North Korea to begin to transferring US soldiers’ remains Friday: report

North Korea to begin to transferring US soldiers’ remains Friday: report
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North Korea is reportedly expected to begin turning over the remains of U.S. soldiers beginning on Friday. 

South Korea’s Yonhap News agency, citing a diplomatic source, reported that North Korean officials have accepted two truckloads of wooden caskets to be used for returning the remains of American service members killed in the Korean War. 

The caskets had previously been stored near the North Korea-South Korea border, Yonhap reported.



Friday coincides with the 65th anniversary of the signing of an armistice that ended the Korean War.

CNN reported Wednesday that U.S. is expected to pick up the remains at an airport in North Korea before transporting them to Osan Air Base near Seoul, South Korea. A ceremony will take place there before the remains are moved to Hawaii.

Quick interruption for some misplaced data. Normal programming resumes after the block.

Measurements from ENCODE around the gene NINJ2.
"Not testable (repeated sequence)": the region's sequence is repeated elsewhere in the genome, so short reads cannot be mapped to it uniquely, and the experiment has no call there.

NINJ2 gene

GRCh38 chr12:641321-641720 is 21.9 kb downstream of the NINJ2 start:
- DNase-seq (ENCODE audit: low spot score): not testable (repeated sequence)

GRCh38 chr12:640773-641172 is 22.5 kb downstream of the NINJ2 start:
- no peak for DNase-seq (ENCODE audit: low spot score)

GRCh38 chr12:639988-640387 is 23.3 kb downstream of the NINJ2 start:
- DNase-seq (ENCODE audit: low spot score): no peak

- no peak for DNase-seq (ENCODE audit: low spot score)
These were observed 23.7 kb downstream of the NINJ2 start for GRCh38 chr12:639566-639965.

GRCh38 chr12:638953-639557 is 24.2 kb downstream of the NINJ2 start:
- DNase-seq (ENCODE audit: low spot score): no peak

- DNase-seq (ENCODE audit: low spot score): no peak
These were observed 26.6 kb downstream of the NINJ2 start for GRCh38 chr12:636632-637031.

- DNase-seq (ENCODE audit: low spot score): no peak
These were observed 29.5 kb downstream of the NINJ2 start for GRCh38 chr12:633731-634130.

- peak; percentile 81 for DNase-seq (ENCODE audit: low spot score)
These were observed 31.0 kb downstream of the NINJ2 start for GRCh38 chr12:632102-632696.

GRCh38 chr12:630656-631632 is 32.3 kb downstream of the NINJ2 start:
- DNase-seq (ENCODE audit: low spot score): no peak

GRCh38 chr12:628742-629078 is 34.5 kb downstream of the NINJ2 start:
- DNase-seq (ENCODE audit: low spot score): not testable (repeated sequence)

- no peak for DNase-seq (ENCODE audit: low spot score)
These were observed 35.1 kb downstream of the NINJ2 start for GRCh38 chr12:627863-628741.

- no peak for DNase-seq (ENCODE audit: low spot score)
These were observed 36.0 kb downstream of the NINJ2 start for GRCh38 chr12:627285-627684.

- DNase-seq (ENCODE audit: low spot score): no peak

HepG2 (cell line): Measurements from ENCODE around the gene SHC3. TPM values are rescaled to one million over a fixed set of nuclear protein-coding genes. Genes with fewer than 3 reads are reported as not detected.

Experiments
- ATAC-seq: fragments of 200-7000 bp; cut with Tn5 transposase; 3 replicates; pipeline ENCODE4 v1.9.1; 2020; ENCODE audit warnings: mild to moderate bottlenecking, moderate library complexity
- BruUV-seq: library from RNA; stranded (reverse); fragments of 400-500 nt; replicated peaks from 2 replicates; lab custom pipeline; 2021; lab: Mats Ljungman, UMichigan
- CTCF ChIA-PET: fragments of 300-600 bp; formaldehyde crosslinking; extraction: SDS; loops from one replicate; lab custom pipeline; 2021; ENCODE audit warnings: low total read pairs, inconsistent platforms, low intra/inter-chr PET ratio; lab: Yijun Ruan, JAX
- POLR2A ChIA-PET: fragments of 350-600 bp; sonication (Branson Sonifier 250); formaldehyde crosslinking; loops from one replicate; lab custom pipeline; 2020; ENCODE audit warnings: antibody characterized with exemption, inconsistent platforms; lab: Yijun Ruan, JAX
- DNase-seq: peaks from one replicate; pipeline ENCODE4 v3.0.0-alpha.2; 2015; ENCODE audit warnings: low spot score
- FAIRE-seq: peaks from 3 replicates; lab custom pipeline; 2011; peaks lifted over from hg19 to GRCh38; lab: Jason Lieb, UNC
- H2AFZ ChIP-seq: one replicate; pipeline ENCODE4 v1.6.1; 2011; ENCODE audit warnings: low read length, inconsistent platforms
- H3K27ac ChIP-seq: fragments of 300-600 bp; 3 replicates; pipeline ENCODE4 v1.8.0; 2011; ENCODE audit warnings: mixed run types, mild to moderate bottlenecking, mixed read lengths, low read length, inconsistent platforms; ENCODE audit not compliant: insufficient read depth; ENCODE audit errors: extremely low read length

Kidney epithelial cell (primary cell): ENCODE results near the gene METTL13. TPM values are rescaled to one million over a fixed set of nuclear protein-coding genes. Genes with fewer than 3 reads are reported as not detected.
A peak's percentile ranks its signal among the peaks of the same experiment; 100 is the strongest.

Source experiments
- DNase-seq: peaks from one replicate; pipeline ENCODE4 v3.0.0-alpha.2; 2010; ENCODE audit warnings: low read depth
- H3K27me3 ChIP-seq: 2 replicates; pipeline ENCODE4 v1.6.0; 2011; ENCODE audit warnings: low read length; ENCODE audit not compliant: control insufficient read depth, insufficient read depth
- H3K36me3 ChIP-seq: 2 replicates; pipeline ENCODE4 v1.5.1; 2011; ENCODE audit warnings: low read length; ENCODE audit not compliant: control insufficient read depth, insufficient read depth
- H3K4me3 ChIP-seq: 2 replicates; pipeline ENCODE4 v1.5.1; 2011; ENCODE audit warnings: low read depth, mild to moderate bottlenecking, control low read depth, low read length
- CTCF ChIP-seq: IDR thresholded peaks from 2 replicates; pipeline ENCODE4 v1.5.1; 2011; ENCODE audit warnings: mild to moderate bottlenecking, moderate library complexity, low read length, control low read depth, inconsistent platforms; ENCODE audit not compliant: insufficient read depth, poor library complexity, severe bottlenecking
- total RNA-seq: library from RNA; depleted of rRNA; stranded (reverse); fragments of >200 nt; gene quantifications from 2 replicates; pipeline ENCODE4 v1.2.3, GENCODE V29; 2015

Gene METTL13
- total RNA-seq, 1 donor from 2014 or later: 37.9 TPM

However, a Department of Defense official told CNN that the U.S. does not yet have confirmation Pyongyang will officially release the remains this week.

President TrumpDonald John TrumpTrump conversation with foreign leader part of complaint that led to standoff between intel chief, Congress: report Pelosi: Lewandowski should have been held in contempt 'right then and there' Trump to withdraw FEMA chief nominee: report MORE has said he and North Korean leader Kim Jong Un reached an agreement on the repatriation of remains during their summit last month in Singapore. However, Trump has indicated on multiple occasions that the process had already begun, despite officials from North Korea and his own administration saying otherwise.

In late June, Trump said the remains of 200 U.S. or allied service members had been returned.

At a speech in Kansas City, Mo., on Tuesday, he walked back his comments to suggest the process was just starting.

"I hope that, very soon, these fallen warriors will begin coming home to lay at rest in American soil," Trump said. "That’s starting the process."

The process stalled briefly earlier this month when North Korean officials skipped a meeting intended to discuss the repatriation of U.S. remains. The meeting was rescheduled for a few days later.